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‘God makes no mistakes’: Teens write about the value of human life

‘God makes no mistakes’: Teens write about the value of human life

News briefs for January 2017

News briefs for January 2017

Obispos cubanos 'preocupados' por fin de "pies secos / pies mojados"

Obispos cubanos 'preocupados' por fin de "pies secos / pies mojados"

At Mass with Filipinos celebrating Santo Niño de Cebu

At Mass with Filipinos celebrating Santo Niño de Cebu

En Misa con la Liga Orante

En Misa con la Liga Orante

Archbishop’s Motorcycle Ride

Archbishop’s Motorcycle Ride

President Obama ends Wet Foot/Dry Foot policy towards Cuban arrivals

President Obama ends Wet Foot/Dry Foot policy towards Cuban arrivals

Colors of diversity on display at annual Migration Mass

Colors of diversity on display at annual Migration Mass

Cath·o·hól·ic

Fr. Michael W. Davis

Little Flower Church

2nd Sunday of Ordinary Time : January 15, 2017

Dear Parish Family,

I have always been “taken” by the notion of the missionary work of the Church. As I grew up in rural Ohio, a place, itself, where the seeds of the faith were planted by missionary priests traveling from farmland to farmland and county to county on horseback, it was not uncommon that missionary priests would visit our parish, telling us of the important work of spreading the Gospel, even in foreign lands. How often we heard of priests, religious, and lay missionaries from the United States leaving home and nation to travel overseas to labor on behalf of the Gospel. They demonstrated exemplary zeal for the Kingdom of God, leaving everything that was familiar, and seeking to give convincing testimony to the person and mission of Jesus Christ. I was always impressed by their stories, courage, and witness.

When I was in college seminary, I was so “taken” by the notion of missionary work and the needs of the Church that, one summer, I decided to embark upon a trip to Mexico, involving myself in ministry in a desert mission there, using the little bit of Spanish that I had learned by that time in my life, play my guitar and sing the songs of culture and of the Gospel, sharing whatever I had available, so as to demonstrate and testify to my youthful faith in Christ. I didn’t know what I could accomplish, but I was willing to give what I had in witness to Jesus. I quickly came to know how ministry which transcends language and culture is at the heart of the mission of the Church.

To my surprise, upon my return from that missionary trip, I made a momentous decision. I chose to select as my college major the area of Spanish and Latin American studies, and seek to affiliate with a diocese in our own country where multi-lingual/multi-cultural ministry was needed. The seminary I had attended once served German immigrants to our nation. Now, in a visionary way, it encouraged us German-Americans to capture some of that missionary zeal for the next wave of valued immigrants to our land: the growing Latin American presence in the United States. Although priests are needed throughout the entire country, including my own native Ohio, I soon visited dioceses in Texas. I also visited the Archdiocese of Miami. I was amazed to discover that in our own country, yes even to this day, there are territories that are considered “home missions.” So many dioceses in the south have long-relied on missionary priests from other countries and, yes, even other states, to plant the seeds of the Gospel. Somehow that ministry always appealed to me. Service in the adventure of the Gospel takes us many places. Though always missing the familiarity of my own culture and family, for twenty-seven years I have not been able to resist the ongoing need to be a missionary disciple, and to testify to the Gospel across linguistic and cultural lines. The Church in my estimation would cease to be true to its essence without such missionary zeal alive in the hearts of its people, seeking to plant the seeds of the Gospel, and pass on the faith to the next generation. A true missionary makes himself available. A true missionary responds to what comes. It all has to do with giving testimony to the person and work of Christ. It’s a calling that we all share in our own sphere of influence.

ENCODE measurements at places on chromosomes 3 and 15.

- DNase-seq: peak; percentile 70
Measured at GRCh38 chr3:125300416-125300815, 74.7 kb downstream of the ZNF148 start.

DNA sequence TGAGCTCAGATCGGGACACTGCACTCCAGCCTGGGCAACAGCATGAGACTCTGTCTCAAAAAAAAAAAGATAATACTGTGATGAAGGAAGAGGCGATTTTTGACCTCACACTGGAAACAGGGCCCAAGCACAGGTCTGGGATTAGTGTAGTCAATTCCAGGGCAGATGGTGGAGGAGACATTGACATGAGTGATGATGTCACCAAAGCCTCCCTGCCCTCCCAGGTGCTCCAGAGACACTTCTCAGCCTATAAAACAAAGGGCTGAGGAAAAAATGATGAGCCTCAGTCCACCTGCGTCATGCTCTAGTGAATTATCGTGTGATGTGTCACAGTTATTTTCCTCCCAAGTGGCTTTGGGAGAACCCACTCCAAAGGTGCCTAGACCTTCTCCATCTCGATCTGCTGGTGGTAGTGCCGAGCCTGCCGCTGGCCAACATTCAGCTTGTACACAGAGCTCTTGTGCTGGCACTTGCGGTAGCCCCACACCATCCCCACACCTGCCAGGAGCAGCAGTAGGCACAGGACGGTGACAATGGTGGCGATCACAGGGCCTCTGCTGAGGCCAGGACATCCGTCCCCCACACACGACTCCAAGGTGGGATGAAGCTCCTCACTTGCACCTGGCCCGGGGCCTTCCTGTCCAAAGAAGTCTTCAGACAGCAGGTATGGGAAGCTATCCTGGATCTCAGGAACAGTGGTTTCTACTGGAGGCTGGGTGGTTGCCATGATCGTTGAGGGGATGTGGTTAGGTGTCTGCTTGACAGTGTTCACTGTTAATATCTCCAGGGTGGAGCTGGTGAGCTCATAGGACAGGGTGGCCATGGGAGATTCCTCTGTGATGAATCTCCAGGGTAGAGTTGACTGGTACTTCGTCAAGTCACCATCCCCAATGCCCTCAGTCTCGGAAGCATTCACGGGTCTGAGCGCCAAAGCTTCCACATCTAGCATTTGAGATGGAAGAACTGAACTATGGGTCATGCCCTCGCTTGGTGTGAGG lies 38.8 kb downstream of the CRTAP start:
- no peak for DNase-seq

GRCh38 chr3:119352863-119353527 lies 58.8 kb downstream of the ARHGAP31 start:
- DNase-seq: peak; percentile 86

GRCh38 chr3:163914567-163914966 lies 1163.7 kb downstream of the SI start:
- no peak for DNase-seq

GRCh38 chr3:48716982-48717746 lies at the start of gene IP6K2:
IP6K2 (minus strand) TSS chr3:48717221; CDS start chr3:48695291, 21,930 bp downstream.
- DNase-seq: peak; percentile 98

With John the Baptist, I can truly say that “I have seen and testified,” as best as I know how, to the Lord. While none of us enjoy the perfection of heavenly bliss, I believe that convictional witnessing and work on behalf of the living Gospel is the invitation that all members of the contemporary Church share. We are each called to see the presence of God, and to give testimony to the action of God in our midst. We are each invited to be missionary disciples, sharing the journey of faith with one another, and inviting others to come along for the journey as well. May missionary zeal for the work and person of Christ Jesus overflow in you, as you heed the call to be missionary disciples today and everyday.

Fr. Michael W. Davis
Pastor

III. The mystery of the universe

January 15, 2017

76. In the Judaeo-Christian tradition, the word “creation” has a broader meaning than “nature”, for it has to do with God’s loving plan in which every creature has its own value and significance. Nature is usually seen as a system which can be studied, understood and controlled, whereas creation can only be understood as a gift from the outstretched hand of the Father of all, and as a reality illuminated by the love which calls us together into universal communion.

Source : Laudato Si’

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